Todd: A lot of Eurodance songs were annoying, these included.

Todd (VO): They all feel a little generic to me, and they don't have that sense of drama that "Rhythm of the Night" had. Corona's thing that made them stick out was that [clip of Real McCoy - "Another Night"] unlike their peers, they didn't have any rapping. [pause] Honestly, they maybe...

Todd: ...could've used a second voice to add a little bit of flavor.

Video for Corona - "I Don't Wanna Be a Star"

Todd (VO): The one follow-up hit of theirs that sticks out to me is, "I Don't Wanna Be a Star".

Olga: I don't wanna be a star, oh baby

It's one of the first nu-disco songs. It's one of the first signs that people were realizing that disco actually wasn't that bad. But I wouldn't really put this up there with, like, Daft Punk or even Jamiroquai or anything.

Olga: I don't wanna be a star, oh baby

Todd: Eh, don't worry. You won't be.

Did they ever do anything else?

Clip of Corona - "Walking on Music"

Olga: Walking on music, yeah

Todd (VO): I'm not exactly sure what happened here...but, around 1996/97 their label just spontaneously collapsed.

Todd: Yeah, there's not a lot of information out there about one little Italian record label, but... [image of logo for...] Disco Magic Records went bankrupt. Corona switched over to Lee Marrow's own record label, but...

Todd (VO): ...that appears to have tanked the band completely. No one listened to Corona's second album. [image of map of...] Except in Spain. They still hit the top 10 in Spain for some reason.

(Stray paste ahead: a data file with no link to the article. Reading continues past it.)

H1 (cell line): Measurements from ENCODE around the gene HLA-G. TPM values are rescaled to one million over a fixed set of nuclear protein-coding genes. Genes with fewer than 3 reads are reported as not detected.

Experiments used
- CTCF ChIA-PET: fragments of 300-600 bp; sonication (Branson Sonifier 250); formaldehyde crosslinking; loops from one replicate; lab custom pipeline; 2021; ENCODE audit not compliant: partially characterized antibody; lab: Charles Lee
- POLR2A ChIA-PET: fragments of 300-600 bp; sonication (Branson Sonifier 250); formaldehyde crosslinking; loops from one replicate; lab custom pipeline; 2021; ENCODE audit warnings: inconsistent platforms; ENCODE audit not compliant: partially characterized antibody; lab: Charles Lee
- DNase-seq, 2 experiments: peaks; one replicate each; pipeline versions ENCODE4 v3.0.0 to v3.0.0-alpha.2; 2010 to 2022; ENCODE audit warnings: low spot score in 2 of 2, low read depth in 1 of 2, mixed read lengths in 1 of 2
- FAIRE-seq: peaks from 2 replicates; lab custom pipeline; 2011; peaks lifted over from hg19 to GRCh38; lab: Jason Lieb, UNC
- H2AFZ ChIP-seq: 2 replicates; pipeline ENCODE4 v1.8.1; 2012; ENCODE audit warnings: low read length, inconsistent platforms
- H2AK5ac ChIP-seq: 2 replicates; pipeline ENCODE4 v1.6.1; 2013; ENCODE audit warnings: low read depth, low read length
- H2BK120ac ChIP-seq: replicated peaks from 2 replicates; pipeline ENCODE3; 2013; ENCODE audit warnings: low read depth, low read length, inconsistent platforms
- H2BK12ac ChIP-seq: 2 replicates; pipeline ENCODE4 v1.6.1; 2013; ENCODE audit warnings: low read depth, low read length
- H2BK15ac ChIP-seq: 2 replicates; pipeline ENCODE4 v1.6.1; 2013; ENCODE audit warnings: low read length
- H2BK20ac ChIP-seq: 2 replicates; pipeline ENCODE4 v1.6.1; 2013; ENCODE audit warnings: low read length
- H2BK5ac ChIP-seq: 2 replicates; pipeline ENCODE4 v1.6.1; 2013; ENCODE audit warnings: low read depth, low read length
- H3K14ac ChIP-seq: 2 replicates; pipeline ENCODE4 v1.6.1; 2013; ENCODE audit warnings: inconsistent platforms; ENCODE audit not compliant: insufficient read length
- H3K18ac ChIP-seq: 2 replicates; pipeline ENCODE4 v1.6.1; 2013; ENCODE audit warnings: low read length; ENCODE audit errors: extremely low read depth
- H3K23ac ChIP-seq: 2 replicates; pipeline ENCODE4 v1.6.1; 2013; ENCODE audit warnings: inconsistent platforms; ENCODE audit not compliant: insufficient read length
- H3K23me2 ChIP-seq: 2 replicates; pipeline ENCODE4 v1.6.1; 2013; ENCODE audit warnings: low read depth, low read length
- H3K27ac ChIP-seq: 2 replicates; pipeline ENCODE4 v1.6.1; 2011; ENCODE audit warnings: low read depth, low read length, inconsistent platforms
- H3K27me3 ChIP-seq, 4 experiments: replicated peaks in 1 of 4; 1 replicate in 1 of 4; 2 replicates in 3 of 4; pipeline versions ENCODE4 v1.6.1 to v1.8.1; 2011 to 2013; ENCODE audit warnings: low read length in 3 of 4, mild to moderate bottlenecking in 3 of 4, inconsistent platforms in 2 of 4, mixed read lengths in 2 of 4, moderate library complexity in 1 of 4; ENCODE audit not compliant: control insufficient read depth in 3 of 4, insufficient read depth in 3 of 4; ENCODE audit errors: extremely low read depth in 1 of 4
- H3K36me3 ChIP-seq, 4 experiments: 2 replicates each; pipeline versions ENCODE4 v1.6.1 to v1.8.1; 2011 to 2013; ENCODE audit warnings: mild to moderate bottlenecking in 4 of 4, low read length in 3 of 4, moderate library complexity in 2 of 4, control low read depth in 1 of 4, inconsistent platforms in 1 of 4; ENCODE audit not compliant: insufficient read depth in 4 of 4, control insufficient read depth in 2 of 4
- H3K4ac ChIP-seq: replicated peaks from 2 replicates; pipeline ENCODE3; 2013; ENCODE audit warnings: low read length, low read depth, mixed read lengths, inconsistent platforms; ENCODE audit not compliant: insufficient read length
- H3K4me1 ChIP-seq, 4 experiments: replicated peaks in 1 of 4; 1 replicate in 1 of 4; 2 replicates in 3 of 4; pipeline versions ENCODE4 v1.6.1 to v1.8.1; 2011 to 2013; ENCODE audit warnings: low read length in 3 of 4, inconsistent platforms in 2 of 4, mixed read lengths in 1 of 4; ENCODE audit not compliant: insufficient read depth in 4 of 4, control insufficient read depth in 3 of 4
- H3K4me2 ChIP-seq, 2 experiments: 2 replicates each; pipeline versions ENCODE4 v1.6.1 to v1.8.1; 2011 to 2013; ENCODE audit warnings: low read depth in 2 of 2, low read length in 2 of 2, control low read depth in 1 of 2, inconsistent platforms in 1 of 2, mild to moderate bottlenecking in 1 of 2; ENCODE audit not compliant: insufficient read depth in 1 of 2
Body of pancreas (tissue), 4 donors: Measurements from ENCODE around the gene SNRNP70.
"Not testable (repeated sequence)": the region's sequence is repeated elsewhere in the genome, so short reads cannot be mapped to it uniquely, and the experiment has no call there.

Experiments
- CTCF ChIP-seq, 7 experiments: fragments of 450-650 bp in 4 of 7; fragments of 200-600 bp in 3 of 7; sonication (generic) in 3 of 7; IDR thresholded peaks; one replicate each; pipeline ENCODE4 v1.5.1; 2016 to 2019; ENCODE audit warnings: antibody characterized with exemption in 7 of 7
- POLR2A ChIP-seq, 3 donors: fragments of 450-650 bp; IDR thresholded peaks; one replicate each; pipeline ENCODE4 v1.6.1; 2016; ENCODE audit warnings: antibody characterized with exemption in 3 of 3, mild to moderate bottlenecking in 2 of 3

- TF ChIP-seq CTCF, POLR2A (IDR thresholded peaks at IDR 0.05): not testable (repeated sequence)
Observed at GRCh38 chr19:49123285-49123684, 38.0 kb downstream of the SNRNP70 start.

Todd: But other than that, yeah. Not so great.

Video for Corona - "The Power of Love"

Todd (VO): After that, Marrow quit the band and let other producers handle it. Corona kept putting out records, and Olga was finally allowed to do her own singing. But I can't tell you for sure that Corona was sunk by bad business or even bad music.

Todd: Corona got in on Eurodance when it was at its peak. It was all downhill from there.

Clip of The Chemical Brothers - "Block Rockin' Beats"

Chemical Brothers: Back with another one of those block rockin' beats

Todd (VO): After that, dance music shifted rapidly. [brief clips of Fatboy Slim - "The Rockafeller Skank"...] Big beat, [...and Aqua - "Barbie Girl"...] bubblegum dance. [clip of Corona live performance] Olga took to Brazil for a while. Their sound got a lot more Latin American, and eventually they went back to Europe where they've just continually kept putting out singles and touring.

Todd: Their hit-making days are well behind them, but they seem to be doing fine.

Did they deserve better?

Todd: Not really. Even if it was, I don't think this is the time for me to say, "Yes, we all needed more Corona!" [throws hands up]

Clip of "The Rhythm of the Night"

Olga: This is the rhythm of the night

Todd (VO): As with all things, Corona could not last forever.

Todd: Ha, fingers crossed.

Todd (VO): But these dance acts, they're not meant to be listened to like rock bands or pop stars with, like, biographies and personal attachments.

Todd: Except for the members of the band themselves, I don't think anyone really wanted or needed anything more from them.

Todd (VO): And yet their biggest hit really has stood the test of time. A lot more than much bigger hits have in hindsight. And of course, they're suddenly back in the spotlight now, know, they're not thrilled about it.

Todd: And yet, the negative association seems to have helped people appreciate this song more.

Olga: The rhythm of the night

Todd (VO): If people play this band now, it's in defiance of the stupid virus that shares their name. People are still dancing to it even if only in their own homes.

Todd: [shrugs] That's not a terrible legacy to have.

Olga: This is the rhythm of the night

Closing Tag Song: Hermes House Band - "The Rhythm of the Night"


"The Rhythm of the Night" is owned by ZYX Records

This video is owned by me